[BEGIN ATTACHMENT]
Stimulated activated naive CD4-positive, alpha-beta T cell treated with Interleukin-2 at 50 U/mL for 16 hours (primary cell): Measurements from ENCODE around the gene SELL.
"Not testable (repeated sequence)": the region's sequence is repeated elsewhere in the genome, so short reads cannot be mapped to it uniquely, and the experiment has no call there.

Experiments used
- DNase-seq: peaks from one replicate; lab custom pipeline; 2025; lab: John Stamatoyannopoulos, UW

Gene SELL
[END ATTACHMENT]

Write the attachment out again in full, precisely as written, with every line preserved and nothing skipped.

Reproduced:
Stimulated activated naive CD4-positive, alpha-beta T cell treated with Interleukin-2 at 50 U/mL for 16 hours (primary cell): Measurements from ENCODE around the gene SELL.
"Not testable (repeated sequence)": the region's sequence is repeated elsewhere in the genome, so short reads cannot be mapped to it uniquely, and the experiment has no call there.

Experiments used
- DNase-seq: peaks from one replicate; lab custom pipeline; 2025; lab: John Stamatoyannopoulos, UW

Gene SELL